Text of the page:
I have been the Managing Editor of the Journal of Economic Perspectives since the first issue in Summer 1987. The JEP is published by the American Economic Association, which decided about a decade ago–to my delight–that the journal would be freely available on-line, from the current issue all the way back to the first issue. You can download individual articles or entire issues, and it is available in various e-reader formats, too. Here, I’ll start with the Table of Contents for the just-released Fall 2021 issue, which in the Taylor household is known as issue #138. Below that are abstracts and direct links for all of the papers. I will probably blog more specifically about some of the papers in the few weeks, as well.


Symposium on Criminal Justice

The Economics of Policing and Public Safety,” by Emily Owens and Bocar Ba

The efficiency of any police action depends on the relative magnitude of its crime-reducing benefits and legitimacy costs. Policing strategies that are socially efficient at the city level may be harmful at the local level, because the distribution of direct costs and benefits of police actions that reduce victimization is not the same as the distribution of indirect benefits of feeling safe. In the United States, the local misallocation of police resources is disproportionately borne by Black and Hispanic individuals. Despite the complexity of this particular problem, the incentives facing both police departments and police officers tend to be structured as if the goals of policing were simple—to reduce crime by as much as possible. Formal data collection on the crime-reducing benefits of policing, and not the legitimacy costs, produces further incentives to provide more engagement than may be efficient in any specific encounter, at both the officer and departmental level. There is currently little evidence as to what screening, training, or monitoring strategies are most effective at encouraging individual officers to balance the crime. reducing benefits and legitimacy costs of their actions.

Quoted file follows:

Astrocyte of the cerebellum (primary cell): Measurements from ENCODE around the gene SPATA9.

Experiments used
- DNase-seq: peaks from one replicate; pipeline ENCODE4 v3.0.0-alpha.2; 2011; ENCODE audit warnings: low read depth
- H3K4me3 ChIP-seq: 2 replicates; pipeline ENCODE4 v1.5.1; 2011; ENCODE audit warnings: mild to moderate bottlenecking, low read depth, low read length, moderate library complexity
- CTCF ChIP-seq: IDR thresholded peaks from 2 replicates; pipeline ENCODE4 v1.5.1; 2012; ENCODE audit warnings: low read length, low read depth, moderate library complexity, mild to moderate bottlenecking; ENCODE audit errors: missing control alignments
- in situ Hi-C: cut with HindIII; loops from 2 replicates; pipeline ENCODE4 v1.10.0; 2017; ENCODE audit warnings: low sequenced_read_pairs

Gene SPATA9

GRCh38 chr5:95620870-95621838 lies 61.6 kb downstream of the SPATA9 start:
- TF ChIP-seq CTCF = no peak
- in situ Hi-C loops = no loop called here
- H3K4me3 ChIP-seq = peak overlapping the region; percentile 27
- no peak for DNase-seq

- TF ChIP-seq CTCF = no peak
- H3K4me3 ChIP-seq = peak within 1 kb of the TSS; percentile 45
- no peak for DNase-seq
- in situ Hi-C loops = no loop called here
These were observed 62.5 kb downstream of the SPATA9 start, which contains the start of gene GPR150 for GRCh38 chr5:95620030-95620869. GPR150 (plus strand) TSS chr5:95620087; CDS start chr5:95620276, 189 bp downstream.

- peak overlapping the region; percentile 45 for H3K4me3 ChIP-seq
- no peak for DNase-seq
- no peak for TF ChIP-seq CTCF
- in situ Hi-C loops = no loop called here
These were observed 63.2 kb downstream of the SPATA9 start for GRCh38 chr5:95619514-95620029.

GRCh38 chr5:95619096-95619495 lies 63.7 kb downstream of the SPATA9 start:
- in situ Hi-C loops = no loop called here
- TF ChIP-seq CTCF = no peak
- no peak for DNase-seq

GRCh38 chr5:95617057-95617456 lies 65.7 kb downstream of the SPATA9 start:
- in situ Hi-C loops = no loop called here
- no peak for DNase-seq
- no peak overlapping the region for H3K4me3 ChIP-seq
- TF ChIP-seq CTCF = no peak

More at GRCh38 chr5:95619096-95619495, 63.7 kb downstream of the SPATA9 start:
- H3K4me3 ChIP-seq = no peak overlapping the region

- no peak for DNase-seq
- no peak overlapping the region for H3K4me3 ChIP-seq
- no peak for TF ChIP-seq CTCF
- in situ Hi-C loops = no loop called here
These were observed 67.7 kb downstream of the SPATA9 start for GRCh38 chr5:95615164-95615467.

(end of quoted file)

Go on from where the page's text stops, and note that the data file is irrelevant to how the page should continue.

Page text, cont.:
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“Next-Generation Policing Research: Three Propositions,” by Monica C. Bell

The Black Lives Matter movement has operated alongside a growing recognition among social scientists that policing research has been limited in its scope and outmoded in its assumptions about the nature of public safety. This essay argues that social science research on policing should reorient its conception of the field of policing, along with how the study of crime rates and police departments fit into this field. New public safety research should broaden its outcomes of interest, its objects of inquiry, and its engagement with structural racism. In this way, next-generation research on policing and public safety can respond to the deficiencies of the past and remain relevant as debates over transforming American policing continue.

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“The US Pretrial System: Balancing Individual Rights and Public Interests,” by Will Dobbie and Crystal S. Yang

In this article, we review a growing empirical literature on the effectiveness and fairness of the US pretrial system and discuss its policy implications. Despite the importance of this stage of the criminal legal process, researchers have only recently begun to explore how the pretrial system balances individual rights and public interests. We describe the empirical challenges that have prevented progress in this area and how recent work has made use of new data sources and quasi-experimental approaches to credibly estimate both the individual harms (such as loss of employment or government assistance) and public benefits (such as preventing non-appearance at court and new crimes) of cash bail and pretrial detention. These new data and approaches show that the current pretrial system imposes substantial short- and long-term economic harms on detained defendants in terms of lost earnings and government assistance, while providing little in the way of decreased criminal activity for the public interest. Non-appearances at court do significantly decrease for detained defendants, but the magnitudes cannot justify the economic harms to individuals observed in the data. A second set of studies shows that that the costs of cash bail and pretrial detention are disproportionately borne by Black and Hispanic individuals, giving rise to large and unfair racial differences in cash bail and detention that cannot be explained by underlying differences in pretrial misconduct risk. We then turn to policy implications and describe areas of future work that would enable a deeper understanding of what drives these undesirable outcomes.